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Image: Nate Bullis

Dara Horn, author of A Guide for the Perplexed and the National Jewish Book Award-winners In the Image and The World to Come, spoke at the University of Washington’s Stroum Lectures alongside Amherst professor Ilan Stavans May 23–24. She spoke with Jewish in Seattle about what Hebrew means to her writing and to her identity.

Jewish in Seattle: What is your connection to Hebrew?

Dara Horn: I always had a personal and visceral connection to Hebrew similar to the connection that Jews have felt to Hebrew for thousands of years. It wasn’t part of my life in the way it is for contemporary Israelis, but it was part of my life in the way that it has been for Jews for thousands of years — not as a spoken language, but a spiritual language. I think there is this continuity in studying Hebrew as a child and coming to learn it better as an adult. Where it was an afterschool activity when I was a child going to Hebrew school, I later became aware of this greater sort of emotional and cosmic significance of this language. Hebrew is something that is powerful and moving to me in a religious way.

So, for you, Hebrew is a sacred language?

In Hebrew, the word for sacred means “separated.” In many ways, it is the opposite of sacred, because Hebrew is connecting you. It creates a presence of the past, which I think American life is designed to avoid. We have this myth in American life that it doesn’t matter who your parents are or what your background is, it just matters what opportunities you take. On the other hand, we have this founding myth of Jewish life of being given the Torah in a way that keeps us constantly connected with the past. It’s not that one of these myths is true and the other one isn’t; what is interesting to me is how contradictory they are. American culture is based on newness, where only the most recent things matter. When you study Hebrew, you have this connection to something that is telling you exactly the opposite about your place in the world. That tension animates my writing.

How has that tension played out in your work?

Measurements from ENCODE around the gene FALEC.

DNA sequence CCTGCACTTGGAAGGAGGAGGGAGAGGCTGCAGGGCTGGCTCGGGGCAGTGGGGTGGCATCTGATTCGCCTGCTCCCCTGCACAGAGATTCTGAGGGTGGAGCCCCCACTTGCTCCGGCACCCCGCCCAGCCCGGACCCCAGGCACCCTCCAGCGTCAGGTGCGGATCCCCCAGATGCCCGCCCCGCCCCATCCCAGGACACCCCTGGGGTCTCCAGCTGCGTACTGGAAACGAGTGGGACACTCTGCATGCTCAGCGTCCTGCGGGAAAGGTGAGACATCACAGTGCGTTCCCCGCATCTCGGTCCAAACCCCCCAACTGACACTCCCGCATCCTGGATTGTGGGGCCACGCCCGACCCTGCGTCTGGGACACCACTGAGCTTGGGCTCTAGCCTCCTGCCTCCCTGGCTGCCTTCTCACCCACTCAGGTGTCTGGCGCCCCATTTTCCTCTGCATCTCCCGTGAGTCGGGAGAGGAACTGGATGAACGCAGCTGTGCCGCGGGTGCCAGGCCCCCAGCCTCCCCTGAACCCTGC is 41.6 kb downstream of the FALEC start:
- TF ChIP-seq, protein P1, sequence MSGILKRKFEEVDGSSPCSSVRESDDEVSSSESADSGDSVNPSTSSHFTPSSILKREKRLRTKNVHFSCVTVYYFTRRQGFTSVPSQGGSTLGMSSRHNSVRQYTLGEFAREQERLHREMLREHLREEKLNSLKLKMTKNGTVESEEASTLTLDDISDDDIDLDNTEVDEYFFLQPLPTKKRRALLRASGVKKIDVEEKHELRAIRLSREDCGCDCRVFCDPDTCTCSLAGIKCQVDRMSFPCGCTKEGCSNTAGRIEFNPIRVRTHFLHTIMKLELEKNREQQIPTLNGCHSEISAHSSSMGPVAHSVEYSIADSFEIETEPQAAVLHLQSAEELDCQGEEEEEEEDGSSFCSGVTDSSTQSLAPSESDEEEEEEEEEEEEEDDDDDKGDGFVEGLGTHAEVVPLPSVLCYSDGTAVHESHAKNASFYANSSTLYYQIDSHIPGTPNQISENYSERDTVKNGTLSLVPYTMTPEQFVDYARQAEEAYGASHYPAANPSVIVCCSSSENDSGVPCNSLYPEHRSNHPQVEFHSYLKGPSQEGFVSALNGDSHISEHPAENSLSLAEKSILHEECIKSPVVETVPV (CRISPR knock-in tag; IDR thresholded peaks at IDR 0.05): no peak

All languages have their own archaeologies of belief. As an English-language writer, I’m working in a language that is designed for the erasure of the past, though I’m always dealing with the presence of the past — with history and memory. For example, when I went through the Hebrew translation of A Guide for the Perplexed, I had this strange feeling that I was reading the original. It was very eerie to read through it and see that this is what I meant.

Are you working on anything new?

I just signed a contract for book number five and I’m halfway done. Let’s just say that it deals with this question of the presence of the past in contemporary life. It deals with Jewish history. All my novels are about the problem of time, and what time means, and how we experience it, and how the essence of time is not as linear as we think it is.

Local and Notable

Recent works by Northwest Jewish authors

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Carolina Israelite: How Harry Goldin Made Us Care about Jews, the South, and Civil Rights
(U of North Carolina P, 2015)

Portland-based writer Kimberly Marlowe-Hartnett explores the eccentric life of Harry Goldin, the activist, satirist, and newspaper publisher.

Jews Against Themselves
(Transaction, 2015)

UW professor emeritus Edward Alexander analyzes the groups of modern Jews who subscribe to anti-Zionism, as well as the recent growth of traditional anti-Semitism.

Jewish Peoplehood: An American Innovation
(Rutgers UP, 2015)

UW Jewish Studies chair Noam Pianko studies the concept of Jewish peoplehood, claiming it’s less of a timeless idea and more of a 20th-century innovation.

Sifre Devarim
(e-book: jewishstudies.washington.edu)

Marty Jaffee, UW professor emeritus, provides a new translation of  fourth-century rabbinic commentaries on Deuteronomy, focusing on the rhetoric and performative dimensions.

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